Being in the community pharmacy for over a decade, I still face the same challenge a decade ago. Besides providing good customer service, being able to offer a better price is the key to survive in the business. Most of the time I am forced to consider the later. A pharmacist not only has to be a professional health provider but has been led unwittingly to become a “bargain hunter”. However, even though if you try to be a good “bargain hunter”, it does not mean you will win in the end. Once you stocked up all the bargain price goods, it does not guarantee that all your stocks will be sold before they expire.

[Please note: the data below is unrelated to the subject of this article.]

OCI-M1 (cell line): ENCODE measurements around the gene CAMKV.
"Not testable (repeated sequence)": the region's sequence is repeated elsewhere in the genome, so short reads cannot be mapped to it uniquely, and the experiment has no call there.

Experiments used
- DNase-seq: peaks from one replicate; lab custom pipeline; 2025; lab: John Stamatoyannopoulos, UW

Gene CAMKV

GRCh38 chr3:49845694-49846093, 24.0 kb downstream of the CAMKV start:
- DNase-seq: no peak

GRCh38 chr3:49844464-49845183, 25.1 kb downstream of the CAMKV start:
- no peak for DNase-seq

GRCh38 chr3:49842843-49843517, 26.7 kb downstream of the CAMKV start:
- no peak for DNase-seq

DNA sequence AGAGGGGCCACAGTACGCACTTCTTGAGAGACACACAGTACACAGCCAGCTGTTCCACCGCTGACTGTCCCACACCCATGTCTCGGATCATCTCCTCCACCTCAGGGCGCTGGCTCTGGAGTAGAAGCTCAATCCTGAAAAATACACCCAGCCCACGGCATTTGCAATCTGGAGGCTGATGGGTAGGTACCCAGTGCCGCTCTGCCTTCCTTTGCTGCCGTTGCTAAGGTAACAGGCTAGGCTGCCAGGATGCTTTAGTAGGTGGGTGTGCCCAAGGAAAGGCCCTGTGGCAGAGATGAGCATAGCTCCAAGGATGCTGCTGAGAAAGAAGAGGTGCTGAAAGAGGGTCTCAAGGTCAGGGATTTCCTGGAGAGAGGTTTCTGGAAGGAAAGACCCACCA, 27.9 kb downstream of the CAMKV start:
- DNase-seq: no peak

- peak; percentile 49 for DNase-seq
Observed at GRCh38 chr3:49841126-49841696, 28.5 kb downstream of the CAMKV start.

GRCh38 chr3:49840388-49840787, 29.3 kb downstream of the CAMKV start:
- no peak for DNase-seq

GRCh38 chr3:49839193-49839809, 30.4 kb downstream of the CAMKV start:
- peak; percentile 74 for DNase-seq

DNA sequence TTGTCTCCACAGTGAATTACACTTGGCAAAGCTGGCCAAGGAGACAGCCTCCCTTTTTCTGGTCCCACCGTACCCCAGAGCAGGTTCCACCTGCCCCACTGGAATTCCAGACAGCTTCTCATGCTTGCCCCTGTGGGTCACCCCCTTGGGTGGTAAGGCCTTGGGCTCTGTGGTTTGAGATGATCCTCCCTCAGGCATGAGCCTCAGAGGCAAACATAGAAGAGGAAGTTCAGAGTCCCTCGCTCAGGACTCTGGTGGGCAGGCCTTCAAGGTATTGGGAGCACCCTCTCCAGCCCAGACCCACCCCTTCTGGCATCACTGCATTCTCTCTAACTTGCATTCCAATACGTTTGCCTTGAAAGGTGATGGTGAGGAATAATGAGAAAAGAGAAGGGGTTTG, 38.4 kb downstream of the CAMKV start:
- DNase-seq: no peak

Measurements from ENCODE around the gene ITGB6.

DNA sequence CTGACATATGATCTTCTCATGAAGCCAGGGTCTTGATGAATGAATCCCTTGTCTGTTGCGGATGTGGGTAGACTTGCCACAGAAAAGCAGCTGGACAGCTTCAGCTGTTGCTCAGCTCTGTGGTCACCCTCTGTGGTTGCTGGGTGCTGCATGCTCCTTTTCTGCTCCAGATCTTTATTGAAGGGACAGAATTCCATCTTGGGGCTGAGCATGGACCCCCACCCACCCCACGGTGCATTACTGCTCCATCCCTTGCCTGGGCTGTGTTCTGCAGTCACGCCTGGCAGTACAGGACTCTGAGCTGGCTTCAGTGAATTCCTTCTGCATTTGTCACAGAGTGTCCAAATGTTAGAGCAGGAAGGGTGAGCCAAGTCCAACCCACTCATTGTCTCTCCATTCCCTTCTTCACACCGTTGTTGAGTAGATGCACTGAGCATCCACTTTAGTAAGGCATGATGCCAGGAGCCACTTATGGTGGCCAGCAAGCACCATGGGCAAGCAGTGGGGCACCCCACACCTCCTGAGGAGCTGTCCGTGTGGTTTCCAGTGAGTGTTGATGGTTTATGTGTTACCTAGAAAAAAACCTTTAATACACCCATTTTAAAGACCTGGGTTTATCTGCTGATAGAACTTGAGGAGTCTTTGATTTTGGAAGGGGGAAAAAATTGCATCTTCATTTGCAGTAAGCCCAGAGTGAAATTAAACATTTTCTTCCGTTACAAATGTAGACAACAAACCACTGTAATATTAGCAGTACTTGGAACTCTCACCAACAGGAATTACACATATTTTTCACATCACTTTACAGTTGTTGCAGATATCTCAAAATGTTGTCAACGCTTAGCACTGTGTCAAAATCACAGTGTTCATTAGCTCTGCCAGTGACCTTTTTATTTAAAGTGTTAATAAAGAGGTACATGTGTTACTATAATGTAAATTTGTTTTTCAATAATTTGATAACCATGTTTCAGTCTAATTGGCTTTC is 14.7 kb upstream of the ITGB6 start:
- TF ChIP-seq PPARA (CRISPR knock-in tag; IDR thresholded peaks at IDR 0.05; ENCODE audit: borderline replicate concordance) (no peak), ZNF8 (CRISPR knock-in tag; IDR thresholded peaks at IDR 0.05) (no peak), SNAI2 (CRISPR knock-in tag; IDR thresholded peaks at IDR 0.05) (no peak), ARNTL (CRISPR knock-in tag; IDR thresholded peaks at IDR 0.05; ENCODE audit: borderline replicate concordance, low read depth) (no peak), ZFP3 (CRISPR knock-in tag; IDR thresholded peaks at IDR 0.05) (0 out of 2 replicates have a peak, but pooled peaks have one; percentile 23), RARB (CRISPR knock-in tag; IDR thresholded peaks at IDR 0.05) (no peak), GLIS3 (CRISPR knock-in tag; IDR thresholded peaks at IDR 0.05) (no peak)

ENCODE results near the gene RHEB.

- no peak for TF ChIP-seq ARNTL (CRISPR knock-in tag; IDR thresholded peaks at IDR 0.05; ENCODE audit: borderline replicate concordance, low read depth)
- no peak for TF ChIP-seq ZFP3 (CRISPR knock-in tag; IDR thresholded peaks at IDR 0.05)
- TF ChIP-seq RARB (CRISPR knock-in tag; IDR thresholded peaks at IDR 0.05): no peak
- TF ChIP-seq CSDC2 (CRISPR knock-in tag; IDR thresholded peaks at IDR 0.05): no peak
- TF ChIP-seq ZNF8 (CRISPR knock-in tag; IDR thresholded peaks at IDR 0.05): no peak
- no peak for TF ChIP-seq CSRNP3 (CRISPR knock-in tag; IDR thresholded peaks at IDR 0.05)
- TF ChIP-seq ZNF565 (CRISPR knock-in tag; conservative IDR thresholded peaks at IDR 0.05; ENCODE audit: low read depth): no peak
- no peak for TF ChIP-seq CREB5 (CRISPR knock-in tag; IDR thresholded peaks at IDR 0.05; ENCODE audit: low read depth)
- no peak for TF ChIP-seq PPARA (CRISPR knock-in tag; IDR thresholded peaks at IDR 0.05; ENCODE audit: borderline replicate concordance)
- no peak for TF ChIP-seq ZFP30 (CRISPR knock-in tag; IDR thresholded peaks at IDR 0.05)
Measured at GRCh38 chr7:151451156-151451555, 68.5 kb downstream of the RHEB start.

What is the root of the problem? The pharmaceutical companies offer very good and attractive bonusing schemes. If you don’t take the offer, you lost out because your competitors are able just to take the biggest lot of stock. For instance, Physiogel cream 75ml, >10 tubes is $33.50, 10 bottles the cost is $44.80. But then, recently this Physiogel lotion and cream were available at runner-trade, cream price is $35.00 and lotion price is $44.00 for any quantity purchased. When I informed the Stiefel medical sale representative that runner could offer these prices and whether his company was offering a better and more attractive bonus to doctors or clinics? The rep could not answer my question. Apparently what his colleague had been promoting and offering to clinics and doctors were not disclosed to him. This has created a dilemma for him because he hardly has purchases from the pharmacies (RPHs) for this product. This unfair bonusing scheme between clinics and RPHs has not only created problems among RPHs but also among their own company sales staffs.
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